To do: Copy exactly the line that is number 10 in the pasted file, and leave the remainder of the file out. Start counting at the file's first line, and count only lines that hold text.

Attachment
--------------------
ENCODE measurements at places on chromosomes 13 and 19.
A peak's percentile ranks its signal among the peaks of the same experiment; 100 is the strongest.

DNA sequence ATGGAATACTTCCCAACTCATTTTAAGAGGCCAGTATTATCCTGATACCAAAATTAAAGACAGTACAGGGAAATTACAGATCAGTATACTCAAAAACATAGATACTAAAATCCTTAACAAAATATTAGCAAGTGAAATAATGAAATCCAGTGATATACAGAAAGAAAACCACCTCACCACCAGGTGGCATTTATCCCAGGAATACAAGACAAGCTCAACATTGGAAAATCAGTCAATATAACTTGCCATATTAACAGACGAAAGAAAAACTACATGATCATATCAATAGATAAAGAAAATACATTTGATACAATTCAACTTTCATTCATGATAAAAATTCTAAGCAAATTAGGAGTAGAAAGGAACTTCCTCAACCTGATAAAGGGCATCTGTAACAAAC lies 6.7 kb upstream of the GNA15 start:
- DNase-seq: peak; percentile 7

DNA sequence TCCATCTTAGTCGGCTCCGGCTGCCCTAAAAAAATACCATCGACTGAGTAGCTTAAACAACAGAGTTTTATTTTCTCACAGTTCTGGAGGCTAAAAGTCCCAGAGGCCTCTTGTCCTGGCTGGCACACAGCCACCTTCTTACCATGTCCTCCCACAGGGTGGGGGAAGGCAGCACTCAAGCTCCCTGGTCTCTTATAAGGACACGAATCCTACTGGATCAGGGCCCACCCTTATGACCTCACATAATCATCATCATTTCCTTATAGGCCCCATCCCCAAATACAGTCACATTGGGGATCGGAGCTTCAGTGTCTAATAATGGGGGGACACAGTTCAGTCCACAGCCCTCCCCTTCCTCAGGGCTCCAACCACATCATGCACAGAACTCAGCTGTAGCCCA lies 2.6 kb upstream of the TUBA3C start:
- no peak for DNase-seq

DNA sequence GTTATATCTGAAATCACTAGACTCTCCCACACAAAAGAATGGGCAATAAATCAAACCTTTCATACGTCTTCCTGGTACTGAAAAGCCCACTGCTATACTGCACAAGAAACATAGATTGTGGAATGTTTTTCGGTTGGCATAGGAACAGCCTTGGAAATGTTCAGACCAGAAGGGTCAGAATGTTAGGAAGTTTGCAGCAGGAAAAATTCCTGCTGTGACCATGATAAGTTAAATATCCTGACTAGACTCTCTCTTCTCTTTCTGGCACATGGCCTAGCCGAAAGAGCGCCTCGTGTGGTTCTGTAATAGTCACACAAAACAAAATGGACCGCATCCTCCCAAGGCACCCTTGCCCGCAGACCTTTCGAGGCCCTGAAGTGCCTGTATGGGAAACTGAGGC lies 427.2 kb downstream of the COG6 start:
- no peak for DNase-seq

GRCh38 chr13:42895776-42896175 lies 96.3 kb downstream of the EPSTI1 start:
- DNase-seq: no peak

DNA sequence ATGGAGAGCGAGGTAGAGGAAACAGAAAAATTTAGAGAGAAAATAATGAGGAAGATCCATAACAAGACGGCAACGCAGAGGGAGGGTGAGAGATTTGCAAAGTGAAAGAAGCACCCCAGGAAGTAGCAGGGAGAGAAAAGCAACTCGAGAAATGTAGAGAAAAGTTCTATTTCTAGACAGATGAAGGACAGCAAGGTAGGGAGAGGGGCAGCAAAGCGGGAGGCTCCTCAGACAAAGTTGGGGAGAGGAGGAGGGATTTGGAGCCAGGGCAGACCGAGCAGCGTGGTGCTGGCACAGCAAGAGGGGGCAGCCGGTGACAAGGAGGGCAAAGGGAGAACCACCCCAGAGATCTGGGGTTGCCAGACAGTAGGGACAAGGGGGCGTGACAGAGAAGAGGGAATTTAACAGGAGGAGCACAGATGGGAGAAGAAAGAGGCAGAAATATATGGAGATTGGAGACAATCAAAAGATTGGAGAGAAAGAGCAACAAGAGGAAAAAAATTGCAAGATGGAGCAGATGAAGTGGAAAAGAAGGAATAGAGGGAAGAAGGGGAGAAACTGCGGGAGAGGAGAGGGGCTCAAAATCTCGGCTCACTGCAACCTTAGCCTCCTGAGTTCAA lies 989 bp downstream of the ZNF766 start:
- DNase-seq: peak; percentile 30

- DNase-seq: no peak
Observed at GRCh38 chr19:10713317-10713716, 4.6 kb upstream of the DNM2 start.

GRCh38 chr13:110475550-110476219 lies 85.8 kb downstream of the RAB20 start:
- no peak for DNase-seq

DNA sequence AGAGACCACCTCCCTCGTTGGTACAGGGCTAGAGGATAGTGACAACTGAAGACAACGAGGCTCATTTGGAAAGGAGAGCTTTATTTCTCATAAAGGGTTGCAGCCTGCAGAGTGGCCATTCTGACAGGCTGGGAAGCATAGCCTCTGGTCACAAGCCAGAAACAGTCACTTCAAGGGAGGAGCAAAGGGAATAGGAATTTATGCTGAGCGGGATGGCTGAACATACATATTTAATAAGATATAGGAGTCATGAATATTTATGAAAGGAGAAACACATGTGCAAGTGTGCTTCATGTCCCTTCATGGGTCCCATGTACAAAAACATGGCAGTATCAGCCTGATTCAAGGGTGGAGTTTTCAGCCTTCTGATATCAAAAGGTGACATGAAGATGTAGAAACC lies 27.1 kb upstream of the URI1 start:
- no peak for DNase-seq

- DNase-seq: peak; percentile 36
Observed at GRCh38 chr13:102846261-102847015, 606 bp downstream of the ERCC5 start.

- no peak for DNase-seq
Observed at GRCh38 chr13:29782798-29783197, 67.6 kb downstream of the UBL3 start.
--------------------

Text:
- DNase-seq: no peak